Late notification provides Insurer with a defence 22 Apr 2010
The Commercial Court in Loyaltrend v Brit has recently provided further guidance on when Insurers can rely on late notification as a complete defence to a claim for indemnity. This decision follows on from the prominent cases of HLB Kidsons v Lloyd’s Underwriters and Laker Vent v Templeton Insurance, which also addressed the question of late notification and what triggers an obligation to notify. The broad trend of these decisions has been to confirm Insurers’ ability to rely on late notification to decline liability in certain circumstances.
Loyaltrend v Brit concerned a subsidence claim under a shop retail policy. The policy covered damage, resulting from a number of specified perils including subsidence, to the tenant’s fixtures and fittings, trade contents and stock at the Insured’s premises.
The policy required the Insured to give immediate notice on the occurrence of damage on which a claim was or might be founded.
The Insured first noticed crack damage in August 2003, but did not notify Insurers until August 2004 (at the earliest). The Insured stated it was only then that it became aware that the damage was the result of subsidence and that it might have a claim under the policy. The judge found against the Insured who should have notified the circumstance earlier. The test for whether a claim might be made was objective (confirming Laker Vent v Templeton Insurance) and what the Insured knew or thought with regard to the possibility of a claim being made was irrelevant to that question. On the evidence, the Insured should have known by December 2003 that the damage was sufficiently serious to warrant notification. This was because:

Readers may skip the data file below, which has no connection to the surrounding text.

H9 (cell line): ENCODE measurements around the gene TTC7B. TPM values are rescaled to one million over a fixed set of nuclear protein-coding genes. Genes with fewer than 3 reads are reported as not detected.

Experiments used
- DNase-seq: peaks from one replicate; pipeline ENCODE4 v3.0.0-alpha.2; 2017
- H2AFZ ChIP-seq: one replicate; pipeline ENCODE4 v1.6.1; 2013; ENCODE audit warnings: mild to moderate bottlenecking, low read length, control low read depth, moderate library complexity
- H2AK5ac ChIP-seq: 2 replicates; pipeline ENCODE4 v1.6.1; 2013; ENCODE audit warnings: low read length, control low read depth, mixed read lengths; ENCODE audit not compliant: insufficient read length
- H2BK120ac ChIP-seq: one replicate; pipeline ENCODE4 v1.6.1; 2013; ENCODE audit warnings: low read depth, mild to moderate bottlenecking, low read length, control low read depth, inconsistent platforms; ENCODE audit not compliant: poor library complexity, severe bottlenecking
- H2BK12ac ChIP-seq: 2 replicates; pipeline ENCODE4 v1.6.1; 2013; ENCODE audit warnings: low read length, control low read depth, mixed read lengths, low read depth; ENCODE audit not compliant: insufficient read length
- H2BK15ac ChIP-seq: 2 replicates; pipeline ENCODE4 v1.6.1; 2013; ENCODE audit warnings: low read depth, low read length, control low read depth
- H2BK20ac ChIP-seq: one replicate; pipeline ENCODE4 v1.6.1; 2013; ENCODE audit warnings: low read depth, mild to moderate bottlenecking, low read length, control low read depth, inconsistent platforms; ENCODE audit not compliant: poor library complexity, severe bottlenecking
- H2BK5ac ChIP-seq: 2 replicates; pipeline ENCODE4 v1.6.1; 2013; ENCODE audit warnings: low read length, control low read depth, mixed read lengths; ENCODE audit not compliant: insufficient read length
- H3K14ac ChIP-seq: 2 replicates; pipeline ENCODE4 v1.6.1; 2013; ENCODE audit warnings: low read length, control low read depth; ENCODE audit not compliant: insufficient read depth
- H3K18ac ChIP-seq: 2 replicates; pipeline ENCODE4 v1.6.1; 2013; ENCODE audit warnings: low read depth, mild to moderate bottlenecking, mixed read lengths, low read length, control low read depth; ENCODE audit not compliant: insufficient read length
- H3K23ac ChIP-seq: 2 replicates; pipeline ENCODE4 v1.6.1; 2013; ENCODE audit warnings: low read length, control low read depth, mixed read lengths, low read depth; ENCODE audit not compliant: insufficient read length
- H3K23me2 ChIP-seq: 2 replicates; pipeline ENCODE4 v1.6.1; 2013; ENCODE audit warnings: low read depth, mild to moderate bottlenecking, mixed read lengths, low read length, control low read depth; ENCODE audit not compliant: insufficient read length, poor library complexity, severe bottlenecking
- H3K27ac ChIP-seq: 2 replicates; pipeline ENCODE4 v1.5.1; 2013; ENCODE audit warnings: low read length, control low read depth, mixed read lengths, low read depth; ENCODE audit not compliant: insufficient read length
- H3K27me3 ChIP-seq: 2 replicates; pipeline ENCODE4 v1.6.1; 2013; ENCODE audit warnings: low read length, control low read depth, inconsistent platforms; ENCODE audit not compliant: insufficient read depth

•The Insured had appointed an engineer prior to then;
•Correspondence referring to the severity of the damage from September 2003 existed;
•Evidence recording location and seriousness of damage was documented; and
•The Insured had notified its landlord’s insurers in November 2003.
Therefore, Insurers’ ability to decline indemnity due to breach of the notification provision was upheld.
Loyaltrend v Brit is good news for Insurers, confirming the trend over recent years that UK Courts appear increasingly willing, on the right set of facts, to consider notification clauses as providing Insurers with a defence to claims, where those clauses are conditions precedent.
This article first appeared in Law-Now, CMS Cameron McKenna's free online information service, and has been reproduced with their permission. For more information about Law-Now, please go to www.law-now.com.